From Journal to Amazing Blog

“I’ve always written. There’s a journal which I kept from about 9 years old.”

Maya Angelou
9 tips infographic Date Stamp, set goals, document news and weather, review and revisit, keep open while blogging, curry your lists, track your blog posts, develop a niche sheet, link research notes

Top Tip #1 Date and Time Stamp

You can buy or make journals both paper and online. Before you write a word, date any journal entries {especially with paper journals} Don’t wonder later! Dating an online journal, though less disastrous if you miss, maintains an organization useful for scheduling and searching.

You might include the time because as you continue, you get a feel for which times are best for journaling, writing, reading. One of the biggest problems bloggers have is being consistent. A journal will help you discover your best journaling times and help you be a steady blogger until you develop a habit.

Journals gather data for you effortlessly. You can chart or graph later. Readers love infographic data. The data will shows you your best blog reading and writing days. Were you stuck inside because of hot weather or an unexpected storm? The more data you write down, the easier you can draw conclusions.

Details make 100% more interesting writing!

Top Tip #2 Set Goals

“Writing in a journal reminds you of your goals and of your learning in life. It offers a place where you can hold a deliberate, thoughtful conversation with yourself.”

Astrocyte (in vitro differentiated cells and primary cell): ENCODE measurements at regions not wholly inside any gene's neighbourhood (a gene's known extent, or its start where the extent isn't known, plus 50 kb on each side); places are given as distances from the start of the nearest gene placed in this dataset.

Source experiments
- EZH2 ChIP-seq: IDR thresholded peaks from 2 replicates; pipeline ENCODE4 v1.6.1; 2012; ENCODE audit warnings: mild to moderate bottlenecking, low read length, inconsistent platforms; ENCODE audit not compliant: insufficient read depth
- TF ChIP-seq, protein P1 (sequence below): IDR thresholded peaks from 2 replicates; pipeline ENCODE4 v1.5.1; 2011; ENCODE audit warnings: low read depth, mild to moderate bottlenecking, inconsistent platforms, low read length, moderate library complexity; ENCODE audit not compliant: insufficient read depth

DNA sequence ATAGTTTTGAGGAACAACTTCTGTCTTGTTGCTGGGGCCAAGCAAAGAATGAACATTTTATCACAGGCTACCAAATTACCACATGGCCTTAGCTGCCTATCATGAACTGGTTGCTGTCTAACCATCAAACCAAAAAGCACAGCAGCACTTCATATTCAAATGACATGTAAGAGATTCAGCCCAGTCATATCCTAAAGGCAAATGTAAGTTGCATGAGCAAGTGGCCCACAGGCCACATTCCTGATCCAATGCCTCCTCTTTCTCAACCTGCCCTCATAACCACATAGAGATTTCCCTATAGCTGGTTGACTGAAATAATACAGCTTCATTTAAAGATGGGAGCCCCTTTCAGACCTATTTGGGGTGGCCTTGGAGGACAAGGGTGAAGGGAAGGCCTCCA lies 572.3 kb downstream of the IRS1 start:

Robin Sharma

List your goals for:

  • Learning about blogging – classes, webinars, conferences, coaches
  • Researching posts
  • Writing headlines
  • Writing posts
  • Editing posts
  • Reading blogs – readers, email, social media
  • Expanding your reach – newsletters, social media

Goals can be as large as a mission statement and as small as a daily to-do list.

Top Tip #3 Document News and Weather

Why include information about news or weather? When you reread your journal, it gives you a perspective you might use when writing a new post, or a comment. You might even include how it made you feel.

Writing improves memory. Ask yourself, what was in the news six months ago? Did anything get resolved?

New post – follow up on last year’s news.

Top Tip #4 Review & Revisit

“Journal writing, when it becomes a ritual for transformation, is not only life-changing but life-expanding.”

Jen Williamson
  • Each month, maybe mid-month, read back over your journal from the month before.